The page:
Five Goshen College students traveled to Puerto Rico during fall break, Oct. 15-19, to serve with Mennonite Disaster Service (MDS) in an area affected by Hurricane Maria in September 2017.
The volunteers included Mikol Aspinwall, a senior computer science major from Goshen; Erica Ewing, a junior sustainability studies and peace, justice and conflict studies major from Wooster, Ohio; Sandra Mcmasters, a senior social work major from Goshen; Talia Miller, a sophomore social work major from Millersburg, Ohio; and Vanessa Navarro, a senior social work major from South Bend, Indiana
The students traveled with Madeline and David Maldonano, community outreach pastors at College Mennonite Church in Goshen. David Conrad, a 1978 Goshen College graduate and architect from Washington, D.C., led the project.
The group traveled to Viví Arriba in the central mountains near Utuado, which was heavily affected by flooding, property damage and power outages. Because of its remote location, relief has come slowly to the region.
There they helped to rebuild a church and homes, including one for a local Mennonite pastor’s family. They tiled floors, painted, laid foundation and did other odd jobs, contributing to the ongoing work that MDS is doing in that area.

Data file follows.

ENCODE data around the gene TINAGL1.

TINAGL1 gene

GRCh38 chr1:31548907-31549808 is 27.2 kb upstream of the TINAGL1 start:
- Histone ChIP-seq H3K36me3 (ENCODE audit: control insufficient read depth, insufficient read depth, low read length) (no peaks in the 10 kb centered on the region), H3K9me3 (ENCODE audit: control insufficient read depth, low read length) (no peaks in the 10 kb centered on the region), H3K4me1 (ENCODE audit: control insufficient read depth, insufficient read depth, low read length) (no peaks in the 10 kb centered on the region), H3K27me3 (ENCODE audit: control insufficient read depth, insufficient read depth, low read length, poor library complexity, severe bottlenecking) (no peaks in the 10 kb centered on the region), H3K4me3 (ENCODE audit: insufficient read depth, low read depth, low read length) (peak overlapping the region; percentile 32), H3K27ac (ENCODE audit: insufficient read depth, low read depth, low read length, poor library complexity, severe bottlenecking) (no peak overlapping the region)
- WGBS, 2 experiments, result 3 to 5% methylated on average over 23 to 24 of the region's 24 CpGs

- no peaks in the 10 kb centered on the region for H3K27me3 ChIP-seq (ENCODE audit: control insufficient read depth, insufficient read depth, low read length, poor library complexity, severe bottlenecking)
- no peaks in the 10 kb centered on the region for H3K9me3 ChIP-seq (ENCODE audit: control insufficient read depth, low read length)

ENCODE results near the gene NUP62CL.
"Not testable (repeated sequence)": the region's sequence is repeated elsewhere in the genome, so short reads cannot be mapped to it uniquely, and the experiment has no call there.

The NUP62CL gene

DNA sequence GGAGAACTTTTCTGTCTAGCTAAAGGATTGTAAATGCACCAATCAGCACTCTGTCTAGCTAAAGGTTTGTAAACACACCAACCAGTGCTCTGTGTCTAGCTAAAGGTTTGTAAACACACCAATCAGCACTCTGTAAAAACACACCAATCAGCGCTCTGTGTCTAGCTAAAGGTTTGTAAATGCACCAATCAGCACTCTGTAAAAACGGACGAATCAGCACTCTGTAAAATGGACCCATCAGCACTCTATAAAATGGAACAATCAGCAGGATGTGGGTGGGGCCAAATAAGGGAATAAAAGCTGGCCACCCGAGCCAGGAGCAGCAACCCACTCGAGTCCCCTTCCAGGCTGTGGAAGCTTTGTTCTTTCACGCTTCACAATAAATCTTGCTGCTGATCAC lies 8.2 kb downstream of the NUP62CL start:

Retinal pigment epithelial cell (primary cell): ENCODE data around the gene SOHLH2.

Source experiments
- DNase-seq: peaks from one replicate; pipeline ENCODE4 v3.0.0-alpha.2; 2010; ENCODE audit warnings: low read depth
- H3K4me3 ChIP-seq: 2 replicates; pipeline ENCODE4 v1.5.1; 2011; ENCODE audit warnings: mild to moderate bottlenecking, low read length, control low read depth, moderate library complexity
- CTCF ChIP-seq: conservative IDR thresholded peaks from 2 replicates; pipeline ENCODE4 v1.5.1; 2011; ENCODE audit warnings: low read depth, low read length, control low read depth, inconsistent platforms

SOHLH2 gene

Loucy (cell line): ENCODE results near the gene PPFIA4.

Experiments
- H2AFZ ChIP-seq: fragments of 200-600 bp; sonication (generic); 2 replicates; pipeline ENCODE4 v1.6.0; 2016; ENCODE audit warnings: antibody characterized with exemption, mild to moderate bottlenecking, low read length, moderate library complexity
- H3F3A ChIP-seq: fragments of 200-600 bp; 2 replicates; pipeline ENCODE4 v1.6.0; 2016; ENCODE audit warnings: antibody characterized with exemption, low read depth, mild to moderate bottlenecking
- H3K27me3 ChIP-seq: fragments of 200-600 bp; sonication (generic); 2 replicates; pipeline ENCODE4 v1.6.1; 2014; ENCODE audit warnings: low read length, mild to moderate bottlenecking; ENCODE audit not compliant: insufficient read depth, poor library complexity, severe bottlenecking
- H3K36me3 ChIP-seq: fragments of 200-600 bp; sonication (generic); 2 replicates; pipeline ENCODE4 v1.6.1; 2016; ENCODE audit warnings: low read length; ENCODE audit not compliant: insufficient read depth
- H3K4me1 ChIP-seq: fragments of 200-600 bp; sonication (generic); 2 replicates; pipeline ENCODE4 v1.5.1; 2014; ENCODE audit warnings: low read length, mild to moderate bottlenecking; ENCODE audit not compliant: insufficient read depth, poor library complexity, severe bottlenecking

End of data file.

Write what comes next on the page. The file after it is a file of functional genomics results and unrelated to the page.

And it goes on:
“Prior to the trip, I had very minimal knowledge of any of the tasks that I performed – so everything I did I managed to learn on the fly,” Aspinwall said.
Called to serve
The students said they felt a call to spend their vacation helping others in need.
“I believe as a Mennonite, a global citizen and a servant leader, it is important to find ways to serve other communities, as well as my own faith and cultural communities,” Aspinwall said.
Sandra Mcmasters grew up in Aguascalientes, Mexico, in a neighborhood with few resources when it came to addressing natural disasters.
“When I learned what Mennonite Disaster Services does, I thought that this could be a good opportunity to help a family that is in need, especially because I remember when I was a child how difficult it was to have ends meet,” she said.
“When I learned that my group was the 24th group coming to help this family and there were several more groups scheduled to help through the end of this year, I understood that the importance of our work is not to do it all, but rather to do our part with all of our heart and to really show that we are working with them,” McMasters said.
She said she felt saddened by the idea that there are still many people in Puerto Rico recovering from the aftermath of Hurricane Maria.
“I am aware that with helping just one family I am not going to end poverty,” McMasters said. “But I believe that I contributed to give hope to this family. And seeing the smiles on their faces is something that encourages me to continue working for social justice.”